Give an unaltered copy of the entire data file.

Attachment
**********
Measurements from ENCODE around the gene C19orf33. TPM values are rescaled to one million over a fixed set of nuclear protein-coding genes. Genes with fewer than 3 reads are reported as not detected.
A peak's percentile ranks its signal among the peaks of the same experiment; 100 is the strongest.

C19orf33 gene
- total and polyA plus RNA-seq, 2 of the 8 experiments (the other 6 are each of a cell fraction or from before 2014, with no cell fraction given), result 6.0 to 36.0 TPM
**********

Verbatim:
Measurements from ENCODE around the gene C19orf33. TPM values are rescaled to one million over a fixed set of nuclear protein-coding genes. Genes with fewer than 3 reads are reported as not detected.
A peak's percentile ranks its signal among the peaks of the same experiment; 100 is the strongest.

C19orf33 gene
- total and polyA plus RNA-seq, 2 of the 8 experiments (the other 6 are each of a cell fraction or from before 2014, with no cell fraction given), result 6.0 to 36.0 TPM